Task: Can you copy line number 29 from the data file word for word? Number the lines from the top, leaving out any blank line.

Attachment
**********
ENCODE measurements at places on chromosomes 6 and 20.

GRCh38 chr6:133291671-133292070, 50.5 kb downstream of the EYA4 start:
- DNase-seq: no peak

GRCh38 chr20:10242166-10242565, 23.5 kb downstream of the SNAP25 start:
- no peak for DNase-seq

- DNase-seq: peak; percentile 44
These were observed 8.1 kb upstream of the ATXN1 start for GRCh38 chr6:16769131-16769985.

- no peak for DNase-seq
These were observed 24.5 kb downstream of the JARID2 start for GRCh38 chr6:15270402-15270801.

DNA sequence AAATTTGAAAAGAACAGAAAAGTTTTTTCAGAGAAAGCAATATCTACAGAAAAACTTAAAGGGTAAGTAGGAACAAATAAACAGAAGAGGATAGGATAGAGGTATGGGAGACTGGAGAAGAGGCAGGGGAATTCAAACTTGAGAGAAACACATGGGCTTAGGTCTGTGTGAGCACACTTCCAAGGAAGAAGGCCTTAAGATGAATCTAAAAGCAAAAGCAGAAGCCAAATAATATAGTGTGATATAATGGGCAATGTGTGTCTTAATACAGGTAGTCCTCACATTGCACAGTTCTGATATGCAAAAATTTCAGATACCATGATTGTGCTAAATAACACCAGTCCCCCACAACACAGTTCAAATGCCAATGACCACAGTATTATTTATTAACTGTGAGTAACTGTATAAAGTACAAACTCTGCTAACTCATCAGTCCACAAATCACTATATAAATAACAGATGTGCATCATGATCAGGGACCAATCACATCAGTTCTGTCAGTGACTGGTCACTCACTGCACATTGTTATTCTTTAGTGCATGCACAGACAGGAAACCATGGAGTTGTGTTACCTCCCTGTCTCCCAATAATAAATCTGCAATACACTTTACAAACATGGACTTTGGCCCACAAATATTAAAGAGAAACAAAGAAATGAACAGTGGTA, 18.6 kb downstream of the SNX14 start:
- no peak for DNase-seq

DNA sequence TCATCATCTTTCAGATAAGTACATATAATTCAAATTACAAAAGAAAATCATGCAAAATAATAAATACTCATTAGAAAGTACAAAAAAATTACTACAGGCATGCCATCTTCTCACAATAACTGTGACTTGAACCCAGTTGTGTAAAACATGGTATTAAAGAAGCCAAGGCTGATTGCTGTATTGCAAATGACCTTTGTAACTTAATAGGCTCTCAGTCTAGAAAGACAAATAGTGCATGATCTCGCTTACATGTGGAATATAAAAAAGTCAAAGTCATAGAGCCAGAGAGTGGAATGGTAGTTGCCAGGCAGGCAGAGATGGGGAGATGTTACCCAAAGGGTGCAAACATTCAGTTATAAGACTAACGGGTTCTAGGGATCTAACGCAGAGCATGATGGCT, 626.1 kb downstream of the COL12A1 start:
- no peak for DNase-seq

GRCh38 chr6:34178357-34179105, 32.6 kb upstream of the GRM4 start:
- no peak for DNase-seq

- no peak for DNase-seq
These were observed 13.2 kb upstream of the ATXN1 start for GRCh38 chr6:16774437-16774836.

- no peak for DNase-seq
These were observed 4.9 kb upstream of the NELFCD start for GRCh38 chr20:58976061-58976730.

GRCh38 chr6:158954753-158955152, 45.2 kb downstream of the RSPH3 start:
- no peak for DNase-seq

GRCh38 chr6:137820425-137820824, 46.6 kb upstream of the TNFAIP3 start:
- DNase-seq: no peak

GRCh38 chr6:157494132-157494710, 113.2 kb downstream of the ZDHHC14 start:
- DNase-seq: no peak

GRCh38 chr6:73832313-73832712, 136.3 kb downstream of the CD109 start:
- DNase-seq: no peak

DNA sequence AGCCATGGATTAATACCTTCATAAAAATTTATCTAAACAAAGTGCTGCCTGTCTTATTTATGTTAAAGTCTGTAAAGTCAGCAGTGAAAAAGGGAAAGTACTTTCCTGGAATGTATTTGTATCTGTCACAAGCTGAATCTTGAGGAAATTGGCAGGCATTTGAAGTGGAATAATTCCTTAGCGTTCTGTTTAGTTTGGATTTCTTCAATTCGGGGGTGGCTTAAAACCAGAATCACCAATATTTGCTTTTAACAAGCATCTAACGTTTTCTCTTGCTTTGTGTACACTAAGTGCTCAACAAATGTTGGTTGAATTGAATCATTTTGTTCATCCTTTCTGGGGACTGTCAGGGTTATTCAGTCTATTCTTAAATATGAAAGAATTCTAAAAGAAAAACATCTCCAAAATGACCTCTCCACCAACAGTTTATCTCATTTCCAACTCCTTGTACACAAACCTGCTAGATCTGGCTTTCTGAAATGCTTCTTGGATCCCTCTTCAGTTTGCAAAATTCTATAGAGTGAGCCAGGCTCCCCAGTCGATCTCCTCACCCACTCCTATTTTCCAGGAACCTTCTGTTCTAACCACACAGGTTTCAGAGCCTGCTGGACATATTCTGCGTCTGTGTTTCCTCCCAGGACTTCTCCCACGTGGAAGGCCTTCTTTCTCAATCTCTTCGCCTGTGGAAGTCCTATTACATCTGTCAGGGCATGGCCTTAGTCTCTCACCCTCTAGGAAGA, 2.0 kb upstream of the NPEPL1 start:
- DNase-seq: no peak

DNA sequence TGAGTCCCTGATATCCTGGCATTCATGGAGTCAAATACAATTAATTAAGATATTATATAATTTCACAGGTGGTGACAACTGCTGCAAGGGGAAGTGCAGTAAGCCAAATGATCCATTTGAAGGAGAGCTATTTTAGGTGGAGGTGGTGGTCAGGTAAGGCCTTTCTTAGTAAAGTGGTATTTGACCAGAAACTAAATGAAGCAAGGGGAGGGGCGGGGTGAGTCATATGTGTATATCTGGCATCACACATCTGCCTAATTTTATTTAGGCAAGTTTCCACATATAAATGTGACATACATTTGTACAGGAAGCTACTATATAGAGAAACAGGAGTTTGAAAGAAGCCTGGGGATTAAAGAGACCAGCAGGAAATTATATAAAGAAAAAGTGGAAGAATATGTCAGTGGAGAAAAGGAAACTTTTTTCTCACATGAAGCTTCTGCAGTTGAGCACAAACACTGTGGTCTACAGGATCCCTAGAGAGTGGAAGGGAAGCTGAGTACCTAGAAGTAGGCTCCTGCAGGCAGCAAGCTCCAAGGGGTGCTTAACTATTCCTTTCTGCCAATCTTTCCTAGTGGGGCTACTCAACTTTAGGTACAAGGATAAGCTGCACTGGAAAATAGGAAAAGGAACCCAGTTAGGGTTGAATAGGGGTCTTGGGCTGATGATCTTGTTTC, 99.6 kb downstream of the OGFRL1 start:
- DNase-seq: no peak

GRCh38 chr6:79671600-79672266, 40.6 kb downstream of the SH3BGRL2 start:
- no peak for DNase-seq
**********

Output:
- DNase-seq: no peak